BENEDICT CAREY, NY Times:
In 1953, he underwent an experimental brain operation in Hartford to correct a seizure disorder, only to emerge from it fundamentally and irreparably changed. He developed a syndrome neurologists call profound amnesia. He had lost the ability to form new memories.
For the next 55 years, each time he met a friend, each time he ate a meal, each time he walked in the woods, it was as if for the first time.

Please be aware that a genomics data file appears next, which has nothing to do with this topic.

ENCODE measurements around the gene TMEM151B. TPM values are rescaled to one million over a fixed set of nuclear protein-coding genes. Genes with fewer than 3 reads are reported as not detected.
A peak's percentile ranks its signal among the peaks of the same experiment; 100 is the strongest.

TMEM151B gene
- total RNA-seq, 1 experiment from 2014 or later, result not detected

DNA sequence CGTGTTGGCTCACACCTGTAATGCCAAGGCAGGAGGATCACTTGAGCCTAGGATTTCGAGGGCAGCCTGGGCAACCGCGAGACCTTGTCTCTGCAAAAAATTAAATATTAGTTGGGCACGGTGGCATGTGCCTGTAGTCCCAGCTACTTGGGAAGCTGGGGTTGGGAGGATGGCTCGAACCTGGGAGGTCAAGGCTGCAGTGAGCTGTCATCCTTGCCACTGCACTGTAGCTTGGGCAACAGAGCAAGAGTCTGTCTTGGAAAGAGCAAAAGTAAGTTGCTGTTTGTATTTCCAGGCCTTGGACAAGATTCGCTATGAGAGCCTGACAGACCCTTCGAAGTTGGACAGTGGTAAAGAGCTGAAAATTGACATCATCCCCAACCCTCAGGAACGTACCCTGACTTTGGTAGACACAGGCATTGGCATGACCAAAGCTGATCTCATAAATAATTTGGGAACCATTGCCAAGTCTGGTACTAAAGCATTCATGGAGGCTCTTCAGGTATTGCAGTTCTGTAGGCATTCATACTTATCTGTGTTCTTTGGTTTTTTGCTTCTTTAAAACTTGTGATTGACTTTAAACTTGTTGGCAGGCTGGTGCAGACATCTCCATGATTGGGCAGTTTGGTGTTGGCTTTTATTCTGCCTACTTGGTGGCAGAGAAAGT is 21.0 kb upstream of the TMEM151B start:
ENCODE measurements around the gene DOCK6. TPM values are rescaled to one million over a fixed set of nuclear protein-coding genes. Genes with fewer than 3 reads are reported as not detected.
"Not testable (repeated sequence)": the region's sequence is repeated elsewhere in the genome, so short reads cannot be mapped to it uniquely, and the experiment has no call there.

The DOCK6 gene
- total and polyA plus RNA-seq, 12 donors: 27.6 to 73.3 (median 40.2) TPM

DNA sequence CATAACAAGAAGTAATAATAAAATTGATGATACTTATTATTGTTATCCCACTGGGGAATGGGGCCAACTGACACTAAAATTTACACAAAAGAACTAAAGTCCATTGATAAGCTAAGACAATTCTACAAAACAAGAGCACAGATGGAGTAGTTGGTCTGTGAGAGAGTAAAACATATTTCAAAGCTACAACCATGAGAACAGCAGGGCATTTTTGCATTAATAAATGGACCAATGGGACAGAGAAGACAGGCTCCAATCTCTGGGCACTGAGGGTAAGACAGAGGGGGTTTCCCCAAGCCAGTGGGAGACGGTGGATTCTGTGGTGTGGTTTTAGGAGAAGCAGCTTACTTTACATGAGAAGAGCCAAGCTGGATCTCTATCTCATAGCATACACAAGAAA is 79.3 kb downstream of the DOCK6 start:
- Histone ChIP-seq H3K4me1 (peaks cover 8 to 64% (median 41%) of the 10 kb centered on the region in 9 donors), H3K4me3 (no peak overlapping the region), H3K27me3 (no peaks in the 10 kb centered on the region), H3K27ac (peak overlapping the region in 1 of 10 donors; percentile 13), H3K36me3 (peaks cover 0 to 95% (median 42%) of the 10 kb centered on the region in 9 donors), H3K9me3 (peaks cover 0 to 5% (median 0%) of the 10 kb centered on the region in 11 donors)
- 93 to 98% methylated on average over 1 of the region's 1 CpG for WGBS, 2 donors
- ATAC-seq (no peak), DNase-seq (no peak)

And for those five decades, he was recognized as the most important patient in the history of brain science. As a participant in hundreds of studies, he helped scientists understand the biology of learning, memory and physical dexterity, as well as the fragile nature of human identity.